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Tips & Tricks

An Infographic On How To Make A Cinemagraph

By Hanssie on February 4th 2016

Cinemagraphs haven’t really caught on as fast as their big brother GIFs have. At least, I haven’t seen them in the mainstream or even very much in photography circles. But I’ve been fascinated with the cinemagraph ever since I featured some of Lindsay Adler’s wedding cinemagraphs, here.

For those of you who may not know what a cinemagraph is, it’s simply a still photograph with a subtle element of movement within it. Think of a GIF but much more artistic with a smaller portion of the image with actual movement. Cinemagraphs are strangely captivating, hypnotizing its viewers with just a small motion in a continuous loop. I can see so many different uses for a cinemagraph for marketing purposes. In the Instagram and Facebook world we live in where we are inundated with pictures, an image that will make someone stop and look again is invaluable. A cinemagraph is just another tool to help you tell the story in a more elegant way than a GIF. The image from a cinemagraph is beautiful as a standalone, but mesmerizing if done properly.

Here are two examples:

 

This wow-worthy technique looks like magic, but cinemagraphs aren’t that difficult to create. The following infographic from Katchup gives you some basic tips in seven steps to quickly make your own.

KatchUp_Cinemagraph_Infographic-1

To see more detailed step-by-step instructions on how to make a cinemagraph and more examples of what you can do, check out Katchup’s post here.

About

Hanssie is a Southern California-based writer and sometimes portrait and wedding photographer. In her free time, she homeschools, works out, rescues dogs and works in marketing for SLR Lounge. She also blogs about her adventures and about fitness when she’s not sick of writing so much. Check out her work and her blog at www.hanssie.com. Follow her on Instagram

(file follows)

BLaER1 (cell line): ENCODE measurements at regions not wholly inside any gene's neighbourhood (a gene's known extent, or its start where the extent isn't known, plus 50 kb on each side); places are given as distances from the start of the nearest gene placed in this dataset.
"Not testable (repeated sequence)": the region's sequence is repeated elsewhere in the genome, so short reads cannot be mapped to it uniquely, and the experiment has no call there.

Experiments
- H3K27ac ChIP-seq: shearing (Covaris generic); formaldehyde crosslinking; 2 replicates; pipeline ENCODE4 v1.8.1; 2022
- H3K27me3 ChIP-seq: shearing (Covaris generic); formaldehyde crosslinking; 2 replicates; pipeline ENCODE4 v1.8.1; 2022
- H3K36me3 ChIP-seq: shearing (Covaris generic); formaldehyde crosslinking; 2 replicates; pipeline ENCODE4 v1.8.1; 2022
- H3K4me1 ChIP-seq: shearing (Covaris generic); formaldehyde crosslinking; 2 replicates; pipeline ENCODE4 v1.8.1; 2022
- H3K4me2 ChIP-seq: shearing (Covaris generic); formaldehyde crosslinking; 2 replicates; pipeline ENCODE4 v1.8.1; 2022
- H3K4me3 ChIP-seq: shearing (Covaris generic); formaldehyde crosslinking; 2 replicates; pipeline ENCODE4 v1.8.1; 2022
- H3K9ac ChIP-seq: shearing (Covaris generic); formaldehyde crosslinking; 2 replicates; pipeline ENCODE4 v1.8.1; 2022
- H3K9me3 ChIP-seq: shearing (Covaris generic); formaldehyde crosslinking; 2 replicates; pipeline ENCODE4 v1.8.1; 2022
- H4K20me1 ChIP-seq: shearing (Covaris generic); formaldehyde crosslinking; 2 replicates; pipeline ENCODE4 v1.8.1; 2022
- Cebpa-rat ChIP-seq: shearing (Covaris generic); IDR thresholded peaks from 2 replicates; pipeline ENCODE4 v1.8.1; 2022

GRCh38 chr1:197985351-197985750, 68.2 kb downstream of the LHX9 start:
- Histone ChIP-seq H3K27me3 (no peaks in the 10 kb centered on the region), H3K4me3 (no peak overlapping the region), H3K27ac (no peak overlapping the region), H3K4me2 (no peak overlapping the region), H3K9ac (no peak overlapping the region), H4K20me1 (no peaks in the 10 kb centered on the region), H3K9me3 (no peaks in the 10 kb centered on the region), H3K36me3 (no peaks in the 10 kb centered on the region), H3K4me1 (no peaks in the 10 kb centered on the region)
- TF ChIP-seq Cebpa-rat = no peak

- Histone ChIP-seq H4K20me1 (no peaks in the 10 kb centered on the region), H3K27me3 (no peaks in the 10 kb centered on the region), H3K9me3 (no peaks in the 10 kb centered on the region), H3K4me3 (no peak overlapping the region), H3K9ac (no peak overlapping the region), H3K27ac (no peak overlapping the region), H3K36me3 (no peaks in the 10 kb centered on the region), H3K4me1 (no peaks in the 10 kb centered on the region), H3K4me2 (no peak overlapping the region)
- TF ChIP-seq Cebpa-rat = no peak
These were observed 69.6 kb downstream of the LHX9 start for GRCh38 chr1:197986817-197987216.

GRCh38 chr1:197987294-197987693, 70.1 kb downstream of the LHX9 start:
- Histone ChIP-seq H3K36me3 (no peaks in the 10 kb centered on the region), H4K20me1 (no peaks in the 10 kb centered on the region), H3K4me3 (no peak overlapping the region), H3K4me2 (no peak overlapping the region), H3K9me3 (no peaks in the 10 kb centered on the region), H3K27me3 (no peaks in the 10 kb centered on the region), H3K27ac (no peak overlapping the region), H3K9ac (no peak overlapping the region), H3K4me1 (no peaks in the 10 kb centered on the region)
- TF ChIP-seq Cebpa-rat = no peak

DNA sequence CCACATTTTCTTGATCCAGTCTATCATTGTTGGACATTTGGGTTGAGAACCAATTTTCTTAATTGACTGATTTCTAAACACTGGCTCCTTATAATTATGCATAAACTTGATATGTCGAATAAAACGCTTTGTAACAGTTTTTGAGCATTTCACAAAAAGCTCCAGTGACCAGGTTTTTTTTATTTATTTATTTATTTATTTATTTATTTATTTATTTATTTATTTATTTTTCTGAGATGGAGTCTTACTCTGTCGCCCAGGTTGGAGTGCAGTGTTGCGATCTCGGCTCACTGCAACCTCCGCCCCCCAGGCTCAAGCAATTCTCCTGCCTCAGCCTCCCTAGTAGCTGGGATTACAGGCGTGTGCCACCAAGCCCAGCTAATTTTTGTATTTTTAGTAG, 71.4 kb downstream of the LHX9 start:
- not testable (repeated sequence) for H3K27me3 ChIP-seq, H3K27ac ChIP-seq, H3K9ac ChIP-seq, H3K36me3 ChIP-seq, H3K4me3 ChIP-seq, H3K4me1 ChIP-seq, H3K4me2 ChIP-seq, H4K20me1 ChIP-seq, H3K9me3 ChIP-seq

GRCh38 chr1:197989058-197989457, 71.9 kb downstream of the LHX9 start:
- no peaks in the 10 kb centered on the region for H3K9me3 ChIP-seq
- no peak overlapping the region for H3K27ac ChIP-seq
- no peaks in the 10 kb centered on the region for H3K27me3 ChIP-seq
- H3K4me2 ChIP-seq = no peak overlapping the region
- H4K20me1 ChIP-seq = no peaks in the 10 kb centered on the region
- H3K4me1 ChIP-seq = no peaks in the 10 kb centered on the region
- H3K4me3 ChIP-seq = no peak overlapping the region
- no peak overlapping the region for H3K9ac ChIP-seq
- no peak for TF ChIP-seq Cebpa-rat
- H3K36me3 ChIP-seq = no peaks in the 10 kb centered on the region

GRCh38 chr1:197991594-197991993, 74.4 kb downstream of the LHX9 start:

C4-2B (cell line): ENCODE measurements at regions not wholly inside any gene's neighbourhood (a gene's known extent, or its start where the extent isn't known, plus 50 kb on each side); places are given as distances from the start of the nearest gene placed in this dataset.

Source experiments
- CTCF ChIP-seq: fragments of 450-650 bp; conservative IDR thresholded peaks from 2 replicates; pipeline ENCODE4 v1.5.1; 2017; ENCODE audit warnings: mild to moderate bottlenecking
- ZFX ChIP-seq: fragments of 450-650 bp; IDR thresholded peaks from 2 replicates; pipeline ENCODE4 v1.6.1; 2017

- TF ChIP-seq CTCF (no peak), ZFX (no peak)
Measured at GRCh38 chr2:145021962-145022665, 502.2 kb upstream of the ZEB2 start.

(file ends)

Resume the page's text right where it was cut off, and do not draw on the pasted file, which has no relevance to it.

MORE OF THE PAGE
Q&A Discussions

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  1. Sedric Beasley

    It looked like the leading tool made by Flixel for doing Cinemagraphs was only going to stay on the MAC platform. I was hopingfor a Windows version of this. I would have been doing this sooner. I have justified the need to get a MAC this year because of the lower cost of doing 4k on a IMAC all in one vs Windows so, I guess I can revisit Cinemagraphs then.

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  2. Bill Bentley

    I’ve been wanting to make one of these for over a year now. NEED.TO.MAKE.TIME.

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    • Hanssie

      Do it! Then show us :)

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    • Bill Bentley

      I just might Hanssie :-) I got an idea for one on the way to work this morning. Just need to wait for the rain and clouds to go away now. :-(

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  3. Jeff Ladrillono

    I’ve been having lot of fun lately making cinemagraphs around the city and posting them to my Instagram acccount. Its a nice change of pace from shooting still photos.

    @blizzard_of_tron

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    • Hanssie

      Love the police car one! Your images all have a lot of movement, even the still ones, so cinemagraphs definitely makes sense for you!

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    • Jeff Ladrillono

      Thanks Hanssie. It’s all been a fun experiment and a bit of trial & error just figuring out how my shutter speed affects the quality of the light streaks.

      I think I figured a lot out recently and will be using this technique for a shoot i’m prepping for now. Possibly turning them into cinemagraphs as well.

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  4. Michael Henson

    This is so cool! I can definitely see how this could be used effectively for marketing and for setting oneself apart as a photographer! The two images you used are my favorite examples of this technique so far.

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    • Hanssie

      Did you see Lindsay Adler’s wedding portraits using the technique? I LOVE LOVE LOVE those, too!

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    • Michael Henson

      I have! They are intriguing and were the first place I’d heard of cinemagraphs. It wasn’t until seeing those above that the concept clicked a bit more.

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